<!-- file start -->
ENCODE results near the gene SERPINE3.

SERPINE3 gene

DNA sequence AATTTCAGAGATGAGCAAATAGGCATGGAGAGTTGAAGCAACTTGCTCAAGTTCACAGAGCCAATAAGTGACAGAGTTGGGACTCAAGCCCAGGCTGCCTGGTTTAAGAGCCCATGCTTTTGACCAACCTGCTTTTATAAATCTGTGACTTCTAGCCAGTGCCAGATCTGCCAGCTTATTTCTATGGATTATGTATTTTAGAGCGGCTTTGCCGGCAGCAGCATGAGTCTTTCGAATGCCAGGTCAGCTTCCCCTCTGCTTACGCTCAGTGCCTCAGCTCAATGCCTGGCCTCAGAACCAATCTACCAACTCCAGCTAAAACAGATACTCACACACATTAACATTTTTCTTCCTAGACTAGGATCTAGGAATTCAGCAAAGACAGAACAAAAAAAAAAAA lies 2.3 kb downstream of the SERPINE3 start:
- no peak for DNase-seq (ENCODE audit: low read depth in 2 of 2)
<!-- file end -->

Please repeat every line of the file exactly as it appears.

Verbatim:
ENCODE results near the gene SERPINE3.

SERPINE3 gene

DNA sequence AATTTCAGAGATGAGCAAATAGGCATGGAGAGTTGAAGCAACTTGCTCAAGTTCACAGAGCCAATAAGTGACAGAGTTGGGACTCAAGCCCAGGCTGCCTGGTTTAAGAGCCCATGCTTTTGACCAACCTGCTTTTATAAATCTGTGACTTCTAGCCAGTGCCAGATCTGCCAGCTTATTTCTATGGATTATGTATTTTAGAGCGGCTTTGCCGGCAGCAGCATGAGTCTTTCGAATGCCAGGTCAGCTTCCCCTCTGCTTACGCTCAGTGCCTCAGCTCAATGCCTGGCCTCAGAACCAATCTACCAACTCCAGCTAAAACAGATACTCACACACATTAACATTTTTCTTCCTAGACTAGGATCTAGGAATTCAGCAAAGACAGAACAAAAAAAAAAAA lies 2.3 kb downstream of the SERPINE3 start:
- no peak for DNase-seq (ENCODE audit: low read depth in 2 of 2)